How much PCA fraud is there?

Minnesota’s $1 billion/year personal care assistant (PCA) program has been making headlines recently, and not for good reasons. State Attorney General Keith Ellison charged 18 individuals in an alleged scheme involving a Minneapolis PCA agency this past month.

The ever-alert Lou Raguse of KARE-11 happened upon a separate PCA investigation underway in state court this week, with an interesting backstory.

Abdirashid Said of Fridley pled guilty to one charge of theft by swindle in November 2021. He was accused of using his company, Ultimate Healthcare LLC, to defraud the state Medicaid program by claiming payments for two PCA’s who did not perform the claimed work. Ultimate is no longer active.

He was sentenced in January 2022 to one year in jail (suspended) and two years of probation. The original charge filed against him in June 2021 documents that Universal took more than $77,500 out of the Medicaid program, an amount Said later agreed to return in restitution. He has paid the amount in full.

Said was originally charged with two felonies and pled down to a single gross misdemeanor.

Earlier, in February 2020, according to court records, Ultimate was sued for defaulting on a business loan. Ultimate was able to pay off the judgement in the case by January 2021.

Said is back in court, accused in March of this year of resuming work for Medicaid-related companies, in alleged violation of his probation terms. He and his attorney deny any violations have occurred. Raguse reports that, at a court hearing this week, it was revealed,

Dozens of checks, totaling well over $100,000, were all written over the last 18 months from companies under investigation by the Attorney General’s Office for suspected Medicaid fraud–to Abdirashid Said–-even though he had already been ordered by a judge to no longer receive Medicaid payments after he was convicted of theft by swindle early last year.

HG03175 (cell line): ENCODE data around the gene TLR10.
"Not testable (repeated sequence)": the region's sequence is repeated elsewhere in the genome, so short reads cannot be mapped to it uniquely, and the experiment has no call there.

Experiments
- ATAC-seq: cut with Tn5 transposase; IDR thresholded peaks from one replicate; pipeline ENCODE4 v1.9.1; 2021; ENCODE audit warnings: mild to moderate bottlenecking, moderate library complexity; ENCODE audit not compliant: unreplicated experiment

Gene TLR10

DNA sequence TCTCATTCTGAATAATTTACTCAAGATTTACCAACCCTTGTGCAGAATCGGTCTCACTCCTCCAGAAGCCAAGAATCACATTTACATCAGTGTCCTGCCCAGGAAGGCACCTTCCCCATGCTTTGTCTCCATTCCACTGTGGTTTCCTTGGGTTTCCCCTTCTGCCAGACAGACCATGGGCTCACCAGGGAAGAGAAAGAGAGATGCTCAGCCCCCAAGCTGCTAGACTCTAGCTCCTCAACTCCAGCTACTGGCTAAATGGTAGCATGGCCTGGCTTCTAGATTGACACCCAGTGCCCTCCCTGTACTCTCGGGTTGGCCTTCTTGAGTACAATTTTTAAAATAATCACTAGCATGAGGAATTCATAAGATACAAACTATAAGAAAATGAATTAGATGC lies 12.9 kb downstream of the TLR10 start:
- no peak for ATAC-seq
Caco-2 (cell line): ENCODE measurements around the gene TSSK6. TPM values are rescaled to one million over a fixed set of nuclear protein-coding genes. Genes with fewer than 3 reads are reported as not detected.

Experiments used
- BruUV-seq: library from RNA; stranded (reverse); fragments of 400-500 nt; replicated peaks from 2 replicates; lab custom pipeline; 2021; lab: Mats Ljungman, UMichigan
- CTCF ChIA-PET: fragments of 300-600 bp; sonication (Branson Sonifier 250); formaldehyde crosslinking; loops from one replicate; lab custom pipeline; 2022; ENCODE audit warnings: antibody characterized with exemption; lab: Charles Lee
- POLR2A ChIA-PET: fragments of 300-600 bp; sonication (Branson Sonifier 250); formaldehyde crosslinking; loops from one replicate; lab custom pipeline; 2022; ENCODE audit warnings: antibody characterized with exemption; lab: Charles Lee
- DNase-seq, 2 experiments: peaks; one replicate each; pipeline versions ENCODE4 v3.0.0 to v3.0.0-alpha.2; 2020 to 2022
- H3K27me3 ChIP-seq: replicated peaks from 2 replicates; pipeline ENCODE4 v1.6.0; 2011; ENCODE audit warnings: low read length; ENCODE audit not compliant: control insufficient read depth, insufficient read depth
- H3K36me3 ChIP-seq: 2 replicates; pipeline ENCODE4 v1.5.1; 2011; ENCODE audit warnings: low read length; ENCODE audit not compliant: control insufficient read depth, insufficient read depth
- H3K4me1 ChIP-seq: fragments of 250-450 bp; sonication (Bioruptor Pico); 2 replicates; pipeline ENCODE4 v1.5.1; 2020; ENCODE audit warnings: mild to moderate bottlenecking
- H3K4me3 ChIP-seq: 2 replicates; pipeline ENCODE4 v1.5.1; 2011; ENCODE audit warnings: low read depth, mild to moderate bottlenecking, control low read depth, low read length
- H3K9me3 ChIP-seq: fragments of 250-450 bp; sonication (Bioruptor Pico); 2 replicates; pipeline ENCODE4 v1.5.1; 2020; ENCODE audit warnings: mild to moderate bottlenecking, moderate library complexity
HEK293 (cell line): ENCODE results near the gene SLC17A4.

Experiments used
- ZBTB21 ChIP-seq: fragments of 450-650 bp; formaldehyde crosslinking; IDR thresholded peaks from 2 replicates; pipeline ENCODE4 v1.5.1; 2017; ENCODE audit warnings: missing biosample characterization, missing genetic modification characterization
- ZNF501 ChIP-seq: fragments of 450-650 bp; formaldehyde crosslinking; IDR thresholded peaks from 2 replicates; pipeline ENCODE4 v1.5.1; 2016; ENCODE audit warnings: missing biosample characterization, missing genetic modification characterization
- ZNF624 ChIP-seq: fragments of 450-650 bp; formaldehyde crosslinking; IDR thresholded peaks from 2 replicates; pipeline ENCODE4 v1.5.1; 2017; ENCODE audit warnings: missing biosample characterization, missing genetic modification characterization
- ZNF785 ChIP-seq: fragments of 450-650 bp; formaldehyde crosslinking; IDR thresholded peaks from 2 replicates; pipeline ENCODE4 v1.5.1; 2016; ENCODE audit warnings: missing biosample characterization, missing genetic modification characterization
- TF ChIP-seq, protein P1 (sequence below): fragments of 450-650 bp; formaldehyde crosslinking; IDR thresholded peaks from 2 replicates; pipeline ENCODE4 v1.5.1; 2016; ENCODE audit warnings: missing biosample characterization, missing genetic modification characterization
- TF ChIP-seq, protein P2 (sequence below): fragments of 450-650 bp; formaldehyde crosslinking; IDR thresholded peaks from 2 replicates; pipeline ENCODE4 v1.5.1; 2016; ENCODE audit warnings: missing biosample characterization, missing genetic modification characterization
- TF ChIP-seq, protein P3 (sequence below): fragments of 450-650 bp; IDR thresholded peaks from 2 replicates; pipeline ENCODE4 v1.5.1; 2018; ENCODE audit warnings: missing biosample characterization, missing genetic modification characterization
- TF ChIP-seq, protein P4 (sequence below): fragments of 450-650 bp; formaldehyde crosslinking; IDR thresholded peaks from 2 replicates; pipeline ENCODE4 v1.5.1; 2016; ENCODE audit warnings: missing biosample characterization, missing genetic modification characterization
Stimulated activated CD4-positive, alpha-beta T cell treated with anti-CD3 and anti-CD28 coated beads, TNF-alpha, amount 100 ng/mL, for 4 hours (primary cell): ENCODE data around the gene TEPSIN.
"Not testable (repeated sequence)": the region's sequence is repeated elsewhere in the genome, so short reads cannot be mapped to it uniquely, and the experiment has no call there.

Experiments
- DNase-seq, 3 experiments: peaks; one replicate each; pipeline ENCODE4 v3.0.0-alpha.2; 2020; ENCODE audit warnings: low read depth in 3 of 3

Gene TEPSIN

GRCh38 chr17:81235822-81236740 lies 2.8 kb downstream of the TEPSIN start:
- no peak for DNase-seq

Courts transcripts reveal that, in addition to the dozens of checks, the state alleges that Said received a Mercedes Benz from one PCA provider. Raguse adds that,

The lead investigator testified that they have executed 50 search warrants over the last year, including at 11 different companies that paid Said for “consulting services.” 

Several of those companies operated out of the same nondescript building on Central Avenue in Minneapolis.

Said’s former company was located at an office on the 2500 block of Central Ave. NE in Minneapolis. That Central Avenue address happens to host (in separate office suites) five different, active PCA agencies, according to state Dept. of Human Services (DHS) records.

Those active PCA businesses appear unrelated to the Said case. Court transcripts reveal that the AG is investigating two other PCA businesses at that address, who are no longer active.

To repeat: Said and his attorney deny the new allegations. But the allegations do hint that the AG’s office is investigating PCA fraud that goes well beyond the network unveiled late last month.

Said is due back in court on the probation charge on October 17.